back in Thief River Falls, Minnesota, thought they recognized
themselves in the book and sued him for libel.
on the edge of poverty, he looked up and saw a team of
high-powered lawyers bearing down on him from one direction,
and, in the other direction, he saw the retreating back
of his publisher (Thomas Nelson Publishers) who wanted
no part of a problem. Taking the case to the state supreme
court, Paulsen eventually won but it left him nearly
bankrupt and bitter beyond reason. If this is what writing
did to people, he wanted out, and quit.
To support his family, be ran a beaver
trapline. He worked a 20-mile line on skis until someone
gave him some dogs and a sled, allowing him to expand the
line to 60 miles. His book Woodsong, excerpted in Read
All About It!, is based upon those days and nights running
his dogs—first for trapping and then, when he quit
hunting for good, running the most grueling race in the
world—the Iditarod, a 1,200-mile sled dog race into
the Arctic Circle.
Iditarod is both intensive and expensive with
an entry fee and expenses running into thousands of dollars.
Paulsen didn't know how he was going to afford it
until he received a phone call one day from Richard Jackson,
then editor in chief at Bradbury Press. Jackson, who had
read Paulsen but never met him, wanted to know what he
was writing. Paulsen told him, "I'm
not writing anything. I'm running dogs and I don't have
the money for the Iditarod!" Jackson saw an opportunity
and promised to send him the money if he could get first
shot at the next thing he wrote. It was a deal.
Eventually, age and the 18-hour days
of running dogs would catch up with Paulsen. But by then
he had resumed writing and, under Jackson's guidance, was
writing from the heart and years of experience. He wrote
three young adult novels before the Zen-like Dogsong (Bradbury/Puffin)
won a 1986 Newbery Honor Medal. All of a sudden, librarians
and teachers were "discovering" a guy who had
already published 50 books.
the heels of this, came his most popular book to date, Hatchet (Bradbury/
Puffin), winning another Newbery Honor Medal. This story
of a 14-year-old from a broken home surviving 54 days in
the northern wilderness was so believable that National
Geographic called Paulsen looking for the
boy's name and address for a feature. It's just a story,
Paulsen explained. Except for the lonely heartache and
pain, that is. (As Paulsen later told Book
Links in 2003,
it was turned down by three publishers.)
Want to share this
whole page with a friend?
2003, Paulsen edited a collection of short stories
by authors for young adults, each story dealing with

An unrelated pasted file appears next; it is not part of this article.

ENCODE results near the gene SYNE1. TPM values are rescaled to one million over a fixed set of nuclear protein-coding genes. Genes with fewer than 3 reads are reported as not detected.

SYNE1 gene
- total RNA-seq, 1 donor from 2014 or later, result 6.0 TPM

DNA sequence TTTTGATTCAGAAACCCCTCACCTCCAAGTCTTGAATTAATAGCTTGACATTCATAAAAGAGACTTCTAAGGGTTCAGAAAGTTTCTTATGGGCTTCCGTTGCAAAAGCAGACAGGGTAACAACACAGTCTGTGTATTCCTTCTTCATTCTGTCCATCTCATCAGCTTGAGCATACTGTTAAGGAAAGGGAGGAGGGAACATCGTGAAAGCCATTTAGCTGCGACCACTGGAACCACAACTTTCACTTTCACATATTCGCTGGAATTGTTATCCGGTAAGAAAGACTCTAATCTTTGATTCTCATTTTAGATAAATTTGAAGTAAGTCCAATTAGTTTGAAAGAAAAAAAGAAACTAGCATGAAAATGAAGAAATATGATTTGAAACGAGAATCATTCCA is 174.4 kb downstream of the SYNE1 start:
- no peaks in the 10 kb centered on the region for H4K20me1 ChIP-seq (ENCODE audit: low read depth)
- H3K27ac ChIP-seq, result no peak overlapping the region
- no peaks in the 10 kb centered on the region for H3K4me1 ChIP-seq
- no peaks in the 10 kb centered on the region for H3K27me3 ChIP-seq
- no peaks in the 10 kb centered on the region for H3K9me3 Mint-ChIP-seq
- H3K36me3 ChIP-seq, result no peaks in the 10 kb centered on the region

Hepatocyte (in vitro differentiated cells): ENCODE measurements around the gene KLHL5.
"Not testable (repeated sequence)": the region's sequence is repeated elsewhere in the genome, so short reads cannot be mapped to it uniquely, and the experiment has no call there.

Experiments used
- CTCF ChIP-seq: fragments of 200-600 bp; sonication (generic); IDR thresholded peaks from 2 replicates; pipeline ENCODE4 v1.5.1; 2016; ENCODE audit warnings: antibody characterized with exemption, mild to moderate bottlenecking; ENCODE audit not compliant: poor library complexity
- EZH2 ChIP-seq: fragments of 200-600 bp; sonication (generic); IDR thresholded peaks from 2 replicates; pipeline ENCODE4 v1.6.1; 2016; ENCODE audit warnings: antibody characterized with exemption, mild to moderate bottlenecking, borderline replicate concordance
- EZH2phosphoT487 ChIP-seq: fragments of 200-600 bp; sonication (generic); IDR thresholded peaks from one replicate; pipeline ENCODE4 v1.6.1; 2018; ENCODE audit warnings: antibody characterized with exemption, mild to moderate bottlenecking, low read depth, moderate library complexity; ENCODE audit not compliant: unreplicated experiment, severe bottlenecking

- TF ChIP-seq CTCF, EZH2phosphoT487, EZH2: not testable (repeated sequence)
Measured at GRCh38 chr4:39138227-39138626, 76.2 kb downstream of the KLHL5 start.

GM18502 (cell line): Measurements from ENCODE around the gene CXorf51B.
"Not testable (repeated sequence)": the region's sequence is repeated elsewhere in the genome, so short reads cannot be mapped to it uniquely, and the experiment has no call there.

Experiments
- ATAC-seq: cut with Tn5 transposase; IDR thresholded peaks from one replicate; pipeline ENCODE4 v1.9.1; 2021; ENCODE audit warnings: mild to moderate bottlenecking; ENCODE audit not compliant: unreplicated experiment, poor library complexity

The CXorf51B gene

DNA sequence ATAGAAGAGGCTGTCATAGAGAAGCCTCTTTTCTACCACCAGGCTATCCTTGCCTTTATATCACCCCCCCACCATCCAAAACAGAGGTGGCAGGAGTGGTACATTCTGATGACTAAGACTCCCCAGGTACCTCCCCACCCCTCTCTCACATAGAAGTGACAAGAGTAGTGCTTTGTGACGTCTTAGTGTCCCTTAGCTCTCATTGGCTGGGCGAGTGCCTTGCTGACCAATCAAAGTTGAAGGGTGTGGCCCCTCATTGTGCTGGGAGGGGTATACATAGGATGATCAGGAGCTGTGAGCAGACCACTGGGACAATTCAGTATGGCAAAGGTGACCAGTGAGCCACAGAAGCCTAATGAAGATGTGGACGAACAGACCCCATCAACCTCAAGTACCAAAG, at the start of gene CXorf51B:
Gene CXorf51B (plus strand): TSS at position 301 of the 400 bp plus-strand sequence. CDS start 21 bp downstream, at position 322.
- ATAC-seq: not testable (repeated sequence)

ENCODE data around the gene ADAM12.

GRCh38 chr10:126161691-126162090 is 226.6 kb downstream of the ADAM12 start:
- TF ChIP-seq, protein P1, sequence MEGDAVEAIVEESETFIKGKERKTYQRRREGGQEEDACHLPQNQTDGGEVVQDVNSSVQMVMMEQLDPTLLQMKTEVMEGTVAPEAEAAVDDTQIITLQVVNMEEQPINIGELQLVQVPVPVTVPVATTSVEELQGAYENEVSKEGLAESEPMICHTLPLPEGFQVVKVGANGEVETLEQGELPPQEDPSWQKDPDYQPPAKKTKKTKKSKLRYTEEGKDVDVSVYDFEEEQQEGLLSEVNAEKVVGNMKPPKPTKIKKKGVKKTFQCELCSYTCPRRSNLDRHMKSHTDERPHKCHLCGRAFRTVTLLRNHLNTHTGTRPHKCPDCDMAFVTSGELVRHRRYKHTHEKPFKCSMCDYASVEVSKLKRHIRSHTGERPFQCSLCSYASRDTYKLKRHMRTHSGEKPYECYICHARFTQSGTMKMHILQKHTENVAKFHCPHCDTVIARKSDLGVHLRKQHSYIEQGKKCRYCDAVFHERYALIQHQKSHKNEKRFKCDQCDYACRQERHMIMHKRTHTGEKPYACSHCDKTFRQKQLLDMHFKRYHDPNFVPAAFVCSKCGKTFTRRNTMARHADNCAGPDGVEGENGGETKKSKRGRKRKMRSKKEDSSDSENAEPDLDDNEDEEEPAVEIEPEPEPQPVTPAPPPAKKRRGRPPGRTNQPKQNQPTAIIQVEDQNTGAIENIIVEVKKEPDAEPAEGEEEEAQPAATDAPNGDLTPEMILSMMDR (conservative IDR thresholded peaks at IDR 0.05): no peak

the power of books. His Introduction to the volume
gives us one of the most intimate glimpses of the
young Paulsen. Here is a small piece of those pages.
Excerpt from SHELF
LIFE: Stories by the Book, edited
by Gary Paulsen
(Simon & Schuster, 2003)
. . . A few years later, when I
was thirteen, another woman, a librarian, gave me
another book and I consider every good thing that
has ever happened to me since then a result of that
woman handing me that book.
I’d been wandering
the streets of the small Minnesota town we lived
in one bitter winter evening, waiting for the drunks
in the bars to get juiced. I sold newspapers, trying
to scrape together a little money so that I could
buy better clothes, believing, as kids do, that
the right clothes might somehow lift me from my
wretchedly unpopular social life. And if I waited
for the men who hung around in the bars to get
a few drinks in them, I could hustle them for extra
I stopped in the library to warm up. The librarian
noticed me, called me over, and asked if I wanted
a library card. Then she handed me a card with my
name on it and gave me a book.
Later that night back at
home, or what passed for home—a crummy apartment in the bad part of
town—I took the book, a box of crackers, and
a jar of grape jelly down to the basement, to a hideaway
I’d created behind the furnace where someone
had abandoned a creaky old armchair under a bare
I sat in the corner, eating
jelly-smeared crackers, plodding through the book.
It took me forever to read. I was such a poor reader
that, by the time I’d finished a page, I’d have forgotten
what I’d read on the page before and I’d
have to go
back. That first book must have taken me over a month
to finish, hunched over the pages late at night.
I wish I could remember the
name of that first book—I
can’t even remember what it was about. What
I do remember about that evening at the library was
that it marked the first of many nights the librarian
would give me a book. “Here,” she’d
say, handing me a few battered volumes. “I
think you’ll like these.” She would hand
select books that she thought would interest me—Westerns,
mysteries, survival tales, science fiction, Edgar
Rice Burroughs. I would take them home to hide in
the basement and read; I’d bring them back
and we’d talk about them, and she’d give
me more books.
But she wasn’t just giving
me books, she was giving me ... everything. She gave
me the first hint I’d ever had in my entire
life that there was something other than my drunken
parents screaming at each other in the kitchen. She
handed me a world where I wasn’t going to get
beaten up by the school bullies. She showed me places
where it didn’t
hurt all the time.
I read terribly at first but as I did more of it,
the books became more a part of me and within a short
time they gave me a life, a look at life outside
myself that made me look forward instead of backward.
Years later, after I’d
graduated from high school, joined the army, gotten
married, had children, and made a career as an
electronics engineer working in satellite tracking,
books once again changed the course of my life.
This time, though, I wrote them.
I was sitting in a satellite
tracking station at about nine o’clock at
night when suddenly I knew that I had to be a writer
. . .